The International Society of Women Airline Pilots was initially formed as a social club in 1978.
It was the dream of two women, Beverley Bass (American Airlines) and Stephanie Wallach (Braniff Airways), both of whom were living in New York City in 1977. They met on several occasions and discussed the possibility of organizing a meeting of the new female pilots who were being hired by the various airlines.
In early 1978 a group of female pilots were invited to attend a Zonta meeting honoring Amelia Earhart in Washington DC. It was at that event that Beverley and Stephanie presented their idea of creating a female airline pilot organization to the pilots in attendance. It was well received and they quickly began to formulate a plan to move forward. Mary Bush (Hughes Airwest) suggested they have the first meeting in Las Vegas, where she was based, and she would arrange it.
Beverley and Stephanie returned to New York to draft a letter that was subsequently sent to the chief pilot of each airline that employed female pilots. Mary Bush (Hughes Airwest) returned home to Las Vegas to arrange the first meeting. A coworker suggested she contact Claudia Simpson (Continental Airlines) which she did, and shortly thereafter Claudia was able to secure the Circus Circus Hotel as our meeting site and arrange for meeting space and accommodations for the attendees. Continental Airlines sponsored the luncheon for the 21 charter members who were in attendance at the first ISA convention in May 1978.
Beverley Bass (American Airlines)
Stephanie Wallach (Braniff Airways)
Emily Howell Warner
*Last names as of 1978
ISA Hats from 1980
In 1994, it was incorporated in the State of Nevada as a non-profit corporation, 501(C)3. Our mission:
ISA+21 is a charitable, non-profit organization of career women airline pilots whose purpose is to: celebrate camaraderie; support informational exchange and social interaction among its members in a healthy environment; provide aviation scholarship opportunities for career-seeking women; and inspire future generations of women aviators via educational outreach.
According to the FAA, of over 600,000 active Airmen Certificates (licenses to fly a plane), only about 40,000, or about 6%, are women. Of the active airline pilots in the U.S., an even smaller percentage are women. It is our goal to increase this percentage and open wider the doors to a career flying airliners for women.
ISA is the world’s largest single donor of advanced flight scholarships for women, annually awarding at least two aircraft type ratings and thousands of dollars of scholarship monies to qualified women. The type ratings are highly competitive and are a major step in acquiring the job of airline pilot. Most of ISA's type rating winners have gone on to airline pilot careers.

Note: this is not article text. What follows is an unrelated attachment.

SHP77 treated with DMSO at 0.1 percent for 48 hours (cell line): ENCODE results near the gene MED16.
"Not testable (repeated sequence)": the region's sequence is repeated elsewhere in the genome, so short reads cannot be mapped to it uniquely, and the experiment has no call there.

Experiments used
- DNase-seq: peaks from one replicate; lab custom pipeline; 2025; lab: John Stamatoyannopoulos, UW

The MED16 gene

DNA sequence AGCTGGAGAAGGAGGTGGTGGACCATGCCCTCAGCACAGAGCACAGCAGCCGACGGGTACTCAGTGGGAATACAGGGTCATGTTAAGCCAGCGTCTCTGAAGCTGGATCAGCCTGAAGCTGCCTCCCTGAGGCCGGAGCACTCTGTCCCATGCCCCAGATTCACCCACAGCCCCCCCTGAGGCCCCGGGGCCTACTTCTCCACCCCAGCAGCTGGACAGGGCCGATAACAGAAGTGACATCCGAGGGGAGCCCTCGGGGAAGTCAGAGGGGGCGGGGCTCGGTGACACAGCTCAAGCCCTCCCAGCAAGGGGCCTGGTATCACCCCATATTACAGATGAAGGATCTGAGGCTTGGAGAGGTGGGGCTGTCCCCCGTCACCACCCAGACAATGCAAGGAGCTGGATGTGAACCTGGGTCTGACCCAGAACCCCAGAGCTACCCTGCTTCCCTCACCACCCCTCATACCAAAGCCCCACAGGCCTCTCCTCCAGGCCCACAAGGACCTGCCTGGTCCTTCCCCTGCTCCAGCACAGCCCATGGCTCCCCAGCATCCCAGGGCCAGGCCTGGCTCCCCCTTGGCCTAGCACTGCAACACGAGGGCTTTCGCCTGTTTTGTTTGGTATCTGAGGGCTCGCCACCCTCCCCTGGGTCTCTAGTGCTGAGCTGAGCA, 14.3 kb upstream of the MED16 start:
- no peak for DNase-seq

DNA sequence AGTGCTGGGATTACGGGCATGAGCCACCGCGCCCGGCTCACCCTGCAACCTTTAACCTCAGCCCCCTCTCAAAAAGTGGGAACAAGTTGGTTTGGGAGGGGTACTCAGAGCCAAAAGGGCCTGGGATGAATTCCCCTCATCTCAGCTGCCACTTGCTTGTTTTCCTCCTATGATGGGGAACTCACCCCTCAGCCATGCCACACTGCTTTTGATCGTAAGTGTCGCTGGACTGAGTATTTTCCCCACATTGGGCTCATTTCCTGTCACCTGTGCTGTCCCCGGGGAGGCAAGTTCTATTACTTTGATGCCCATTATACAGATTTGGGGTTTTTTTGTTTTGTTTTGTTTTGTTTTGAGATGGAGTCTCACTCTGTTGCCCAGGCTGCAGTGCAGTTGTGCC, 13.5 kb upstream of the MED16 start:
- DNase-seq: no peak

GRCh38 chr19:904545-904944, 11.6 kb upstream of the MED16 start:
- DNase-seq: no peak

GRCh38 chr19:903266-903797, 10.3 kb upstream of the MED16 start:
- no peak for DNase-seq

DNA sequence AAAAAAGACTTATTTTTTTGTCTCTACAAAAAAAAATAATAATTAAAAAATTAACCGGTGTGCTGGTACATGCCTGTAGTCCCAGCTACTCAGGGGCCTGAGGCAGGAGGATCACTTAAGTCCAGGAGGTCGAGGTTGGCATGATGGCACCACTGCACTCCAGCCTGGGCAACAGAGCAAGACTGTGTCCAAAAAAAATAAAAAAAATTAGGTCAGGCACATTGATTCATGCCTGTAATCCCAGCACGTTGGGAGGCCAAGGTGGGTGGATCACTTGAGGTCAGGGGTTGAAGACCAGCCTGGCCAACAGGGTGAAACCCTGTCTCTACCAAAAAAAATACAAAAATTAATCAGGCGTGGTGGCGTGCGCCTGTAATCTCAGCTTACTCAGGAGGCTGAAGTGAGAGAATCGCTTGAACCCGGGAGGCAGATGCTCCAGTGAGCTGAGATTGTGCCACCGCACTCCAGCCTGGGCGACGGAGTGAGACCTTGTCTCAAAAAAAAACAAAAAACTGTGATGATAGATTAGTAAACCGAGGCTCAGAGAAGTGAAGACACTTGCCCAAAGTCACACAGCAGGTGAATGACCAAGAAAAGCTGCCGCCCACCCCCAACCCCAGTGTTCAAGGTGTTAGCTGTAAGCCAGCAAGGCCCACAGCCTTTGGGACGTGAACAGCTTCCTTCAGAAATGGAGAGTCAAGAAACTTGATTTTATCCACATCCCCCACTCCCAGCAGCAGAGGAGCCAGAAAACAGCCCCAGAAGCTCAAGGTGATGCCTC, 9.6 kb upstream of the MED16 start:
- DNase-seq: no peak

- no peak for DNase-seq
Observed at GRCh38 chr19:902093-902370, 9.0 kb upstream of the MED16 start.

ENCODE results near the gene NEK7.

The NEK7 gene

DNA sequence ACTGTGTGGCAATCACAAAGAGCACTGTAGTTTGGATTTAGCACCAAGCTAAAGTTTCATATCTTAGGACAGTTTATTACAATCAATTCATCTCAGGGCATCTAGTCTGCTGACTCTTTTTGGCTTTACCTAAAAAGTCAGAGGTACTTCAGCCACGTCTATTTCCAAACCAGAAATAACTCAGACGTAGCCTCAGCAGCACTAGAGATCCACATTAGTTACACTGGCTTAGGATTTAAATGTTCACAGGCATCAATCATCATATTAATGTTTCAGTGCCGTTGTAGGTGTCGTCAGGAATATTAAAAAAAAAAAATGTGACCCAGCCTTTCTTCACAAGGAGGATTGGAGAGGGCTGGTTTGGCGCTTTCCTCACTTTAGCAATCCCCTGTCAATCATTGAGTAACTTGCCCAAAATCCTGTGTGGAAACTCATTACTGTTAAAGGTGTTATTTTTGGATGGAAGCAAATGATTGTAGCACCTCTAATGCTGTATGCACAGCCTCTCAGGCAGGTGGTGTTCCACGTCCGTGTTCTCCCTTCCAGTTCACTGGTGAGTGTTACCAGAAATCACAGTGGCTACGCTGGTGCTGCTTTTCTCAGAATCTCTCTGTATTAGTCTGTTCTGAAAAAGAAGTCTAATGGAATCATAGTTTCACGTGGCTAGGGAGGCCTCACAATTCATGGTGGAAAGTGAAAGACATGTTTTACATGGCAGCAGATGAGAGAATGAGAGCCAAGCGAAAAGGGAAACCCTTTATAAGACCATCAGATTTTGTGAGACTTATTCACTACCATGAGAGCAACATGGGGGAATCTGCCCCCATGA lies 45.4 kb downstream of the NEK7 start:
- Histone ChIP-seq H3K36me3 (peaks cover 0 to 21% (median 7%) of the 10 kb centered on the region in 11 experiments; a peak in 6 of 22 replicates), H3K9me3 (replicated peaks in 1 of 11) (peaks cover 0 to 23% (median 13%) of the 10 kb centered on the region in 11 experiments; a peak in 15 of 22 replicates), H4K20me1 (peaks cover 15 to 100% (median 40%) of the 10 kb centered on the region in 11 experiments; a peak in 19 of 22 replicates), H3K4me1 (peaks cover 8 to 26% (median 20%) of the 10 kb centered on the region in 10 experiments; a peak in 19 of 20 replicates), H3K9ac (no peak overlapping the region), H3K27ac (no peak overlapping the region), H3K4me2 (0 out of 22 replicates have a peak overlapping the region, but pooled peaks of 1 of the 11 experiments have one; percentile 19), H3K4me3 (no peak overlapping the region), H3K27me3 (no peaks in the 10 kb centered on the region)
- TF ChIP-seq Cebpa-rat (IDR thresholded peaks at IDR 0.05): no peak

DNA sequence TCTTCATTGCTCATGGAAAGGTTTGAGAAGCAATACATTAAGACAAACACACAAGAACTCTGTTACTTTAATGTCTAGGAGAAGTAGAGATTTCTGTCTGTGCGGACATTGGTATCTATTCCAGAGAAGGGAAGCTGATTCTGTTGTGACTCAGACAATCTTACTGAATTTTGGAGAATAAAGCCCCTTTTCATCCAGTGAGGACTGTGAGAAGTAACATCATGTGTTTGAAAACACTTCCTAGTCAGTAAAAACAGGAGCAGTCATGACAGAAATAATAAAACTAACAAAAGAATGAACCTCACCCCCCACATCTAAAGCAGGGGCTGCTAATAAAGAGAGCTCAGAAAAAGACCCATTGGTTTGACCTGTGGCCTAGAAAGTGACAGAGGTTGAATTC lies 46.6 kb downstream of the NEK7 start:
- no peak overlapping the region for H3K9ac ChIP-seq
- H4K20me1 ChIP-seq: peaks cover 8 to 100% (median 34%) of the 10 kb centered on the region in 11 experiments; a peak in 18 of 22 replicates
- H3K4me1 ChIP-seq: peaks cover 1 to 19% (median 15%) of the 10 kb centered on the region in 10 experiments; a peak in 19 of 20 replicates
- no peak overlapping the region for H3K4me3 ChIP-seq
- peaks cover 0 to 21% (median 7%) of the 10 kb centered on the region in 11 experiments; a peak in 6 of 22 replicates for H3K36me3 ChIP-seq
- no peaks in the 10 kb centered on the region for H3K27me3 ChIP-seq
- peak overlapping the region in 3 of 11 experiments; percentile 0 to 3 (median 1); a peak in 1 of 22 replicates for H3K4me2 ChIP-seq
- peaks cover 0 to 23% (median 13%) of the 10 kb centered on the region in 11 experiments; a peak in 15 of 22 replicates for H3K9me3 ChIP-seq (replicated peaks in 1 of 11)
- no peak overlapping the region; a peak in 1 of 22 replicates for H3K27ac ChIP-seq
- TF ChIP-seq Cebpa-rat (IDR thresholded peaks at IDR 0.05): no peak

Our members are active or retired airline pilots. We support active and aspiring pilots with career support and mentoring. We publish an electronic newsletter (members only) three or more times annually. We have an annual Conference at various locations around the world. We hope to create greater visibility, acceptance, and understanding of women airline pilots for the general public around the world.
ISA Board of Directors and Committees are made up of volunteers. Additional volunteers can include spouses, partners, parents, children etc., all working for the benefit of the club and its stated mission.
Officers and Directors of ISA are not paid. There are no financial considerations accruing to participation in ISA's charitable and educational mission. Most expenses are not reimbursed. Our rewards are the lasting friendships that we make and the satisfaction of a job well done: bringing women into the field of airline flying, and supporting those of us who have managed to achieve that goal.
It is contrary to ISA policy to provide media commentary on accidents, incidents, politicians or political positions. No member may present an opinion to the media representing ISA without authorization from the Board of Directors. Regarding requests for commentary on accidents or incidents in the aviation community,the following language may be used: “Our sympathy goes out to the family and friends of those involved in this terrible tragedy. Although I am an airline pilot, I'm not an accident investigator. It would be irresponsible for any of us to speculate on what has occurred. The NTSB will be investigating and providing updates on the progress of the investigation.”
If you are interested in joining ISA, click Membership Requirements to see if you qualify. We would love to have you join us!